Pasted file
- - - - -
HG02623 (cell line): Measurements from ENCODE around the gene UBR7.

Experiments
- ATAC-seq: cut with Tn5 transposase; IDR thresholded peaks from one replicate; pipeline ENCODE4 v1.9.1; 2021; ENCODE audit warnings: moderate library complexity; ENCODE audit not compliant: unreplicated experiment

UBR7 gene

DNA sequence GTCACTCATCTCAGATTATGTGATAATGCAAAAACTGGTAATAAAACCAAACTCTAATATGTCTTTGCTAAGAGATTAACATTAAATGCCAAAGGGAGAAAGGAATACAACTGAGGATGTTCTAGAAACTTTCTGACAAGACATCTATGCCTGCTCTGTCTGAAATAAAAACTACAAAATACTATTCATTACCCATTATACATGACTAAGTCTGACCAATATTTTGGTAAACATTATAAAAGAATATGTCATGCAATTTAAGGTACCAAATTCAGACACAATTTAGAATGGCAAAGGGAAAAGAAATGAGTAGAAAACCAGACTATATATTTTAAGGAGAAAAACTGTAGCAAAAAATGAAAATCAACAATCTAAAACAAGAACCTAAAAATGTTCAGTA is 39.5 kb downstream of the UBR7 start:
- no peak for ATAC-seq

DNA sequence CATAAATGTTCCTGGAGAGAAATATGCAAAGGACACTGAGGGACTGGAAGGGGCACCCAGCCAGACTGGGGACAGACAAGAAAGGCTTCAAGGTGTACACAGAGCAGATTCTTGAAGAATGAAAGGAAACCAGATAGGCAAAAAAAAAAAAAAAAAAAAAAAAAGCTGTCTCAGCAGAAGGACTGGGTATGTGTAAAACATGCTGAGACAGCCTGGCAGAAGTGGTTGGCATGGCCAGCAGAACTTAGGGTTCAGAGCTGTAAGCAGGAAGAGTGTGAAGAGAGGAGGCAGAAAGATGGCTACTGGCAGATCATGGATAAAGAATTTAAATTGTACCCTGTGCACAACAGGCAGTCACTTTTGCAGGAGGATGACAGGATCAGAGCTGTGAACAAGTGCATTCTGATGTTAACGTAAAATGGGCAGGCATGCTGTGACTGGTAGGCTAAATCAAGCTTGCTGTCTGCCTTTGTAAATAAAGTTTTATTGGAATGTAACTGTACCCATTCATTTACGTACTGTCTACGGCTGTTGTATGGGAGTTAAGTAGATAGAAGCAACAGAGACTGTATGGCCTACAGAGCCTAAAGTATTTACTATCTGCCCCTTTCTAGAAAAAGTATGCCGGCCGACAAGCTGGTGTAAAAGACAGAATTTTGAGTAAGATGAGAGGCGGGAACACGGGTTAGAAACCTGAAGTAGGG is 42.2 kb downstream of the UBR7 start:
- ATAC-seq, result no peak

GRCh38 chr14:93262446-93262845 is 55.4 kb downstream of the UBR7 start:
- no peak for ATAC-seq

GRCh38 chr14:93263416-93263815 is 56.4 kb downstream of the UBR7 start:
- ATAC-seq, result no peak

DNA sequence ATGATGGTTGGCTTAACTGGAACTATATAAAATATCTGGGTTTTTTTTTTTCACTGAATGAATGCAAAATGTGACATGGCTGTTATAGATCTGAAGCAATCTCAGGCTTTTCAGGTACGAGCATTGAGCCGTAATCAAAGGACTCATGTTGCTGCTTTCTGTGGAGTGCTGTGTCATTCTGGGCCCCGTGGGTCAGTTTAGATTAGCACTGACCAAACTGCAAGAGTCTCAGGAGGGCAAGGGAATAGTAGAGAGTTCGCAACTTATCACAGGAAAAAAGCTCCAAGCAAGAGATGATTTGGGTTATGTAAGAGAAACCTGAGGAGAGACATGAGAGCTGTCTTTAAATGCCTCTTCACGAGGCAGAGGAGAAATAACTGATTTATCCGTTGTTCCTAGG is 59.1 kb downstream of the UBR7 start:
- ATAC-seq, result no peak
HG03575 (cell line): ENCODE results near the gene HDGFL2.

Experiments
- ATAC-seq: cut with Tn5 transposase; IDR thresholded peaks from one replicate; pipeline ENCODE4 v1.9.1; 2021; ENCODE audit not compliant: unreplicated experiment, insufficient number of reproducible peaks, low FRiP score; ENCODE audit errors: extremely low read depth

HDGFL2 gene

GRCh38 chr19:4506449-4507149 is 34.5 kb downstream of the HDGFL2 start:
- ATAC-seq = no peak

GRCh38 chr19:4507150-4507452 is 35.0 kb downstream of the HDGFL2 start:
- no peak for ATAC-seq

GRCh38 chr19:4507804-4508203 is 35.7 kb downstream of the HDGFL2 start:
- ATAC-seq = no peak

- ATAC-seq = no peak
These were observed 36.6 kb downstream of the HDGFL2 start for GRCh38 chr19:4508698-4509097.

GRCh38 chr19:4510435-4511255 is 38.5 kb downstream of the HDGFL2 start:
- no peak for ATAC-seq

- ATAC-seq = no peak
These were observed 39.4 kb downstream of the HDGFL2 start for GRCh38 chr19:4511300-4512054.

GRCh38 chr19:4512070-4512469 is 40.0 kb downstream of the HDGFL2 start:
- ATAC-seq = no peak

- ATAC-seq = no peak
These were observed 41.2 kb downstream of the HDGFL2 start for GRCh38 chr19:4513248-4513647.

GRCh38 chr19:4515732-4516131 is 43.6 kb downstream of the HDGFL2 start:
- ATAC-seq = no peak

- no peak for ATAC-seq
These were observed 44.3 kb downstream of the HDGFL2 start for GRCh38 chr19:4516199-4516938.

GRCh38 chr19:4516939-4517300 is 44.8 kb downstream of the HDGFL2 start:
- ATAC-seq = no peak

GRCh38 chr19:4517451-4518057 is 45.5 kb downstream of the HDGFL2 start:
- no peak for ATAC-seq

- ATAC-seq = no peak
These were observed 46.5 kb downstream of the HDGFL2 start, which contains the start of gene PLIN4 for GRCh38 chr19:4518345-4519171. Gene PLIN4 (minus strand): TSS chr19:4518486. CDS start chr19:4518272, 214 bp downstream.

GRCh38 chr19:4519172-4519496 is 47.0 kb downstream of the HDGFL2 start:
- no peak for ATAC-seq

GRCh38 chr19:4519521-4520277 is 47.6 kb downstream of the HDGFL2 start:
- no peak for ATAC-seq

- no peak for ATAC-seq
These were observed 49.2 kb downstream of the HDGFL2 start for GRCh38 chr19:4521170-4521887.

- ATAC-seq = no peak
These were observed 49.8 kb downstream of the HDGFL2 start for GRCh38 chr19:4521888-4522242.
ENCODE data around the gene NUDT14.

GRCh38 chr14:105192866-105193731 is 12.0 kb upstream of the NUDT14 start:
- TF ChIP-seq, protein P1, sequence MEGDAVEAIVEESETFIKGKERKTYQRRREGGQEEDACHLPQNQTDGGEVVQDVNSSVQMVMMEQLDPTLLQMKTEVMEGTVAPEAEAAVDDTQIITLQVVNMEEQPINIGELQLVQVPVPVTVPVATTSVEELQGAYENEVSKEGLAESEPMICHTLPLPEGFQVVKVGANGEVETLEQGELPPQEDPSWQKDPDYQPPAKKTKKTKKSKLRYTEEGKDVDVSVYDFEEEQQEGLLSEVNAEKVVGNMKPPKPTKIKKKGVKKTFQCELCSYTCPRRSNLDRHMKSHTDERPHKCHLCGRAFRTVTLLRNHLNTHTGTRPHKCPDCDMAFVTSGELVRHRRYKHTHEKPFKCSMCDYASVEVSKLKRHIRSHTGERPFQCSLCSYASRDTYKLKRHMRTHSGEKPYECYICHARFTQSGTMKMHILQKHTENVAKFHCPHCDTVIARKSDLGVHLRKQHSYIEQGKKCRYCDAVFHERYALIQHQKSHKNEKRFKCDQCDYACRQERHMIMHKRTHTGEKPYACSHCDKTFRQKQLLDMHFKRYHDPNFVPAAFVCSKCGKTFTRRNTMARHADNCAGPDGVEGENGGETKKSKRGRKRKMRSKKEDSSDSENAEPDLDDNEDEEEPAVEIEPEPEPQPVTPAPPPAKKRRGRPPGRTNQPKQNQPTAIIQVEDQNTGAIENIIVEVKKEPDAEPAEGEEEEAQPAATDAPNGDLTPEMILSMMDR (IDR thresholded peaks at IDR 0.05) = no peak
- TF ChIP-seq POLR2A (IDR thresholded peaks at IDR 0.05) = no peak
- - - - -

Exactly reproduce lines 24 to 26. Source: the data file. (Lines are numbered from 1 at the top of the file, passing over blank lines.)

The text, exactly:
- ATAC-seq = no peak

- ATAC-seq = no peak
These were observed 36.6 kb downstream of the HDGFL2 start for GRCh38 chr19:4508698-4509097.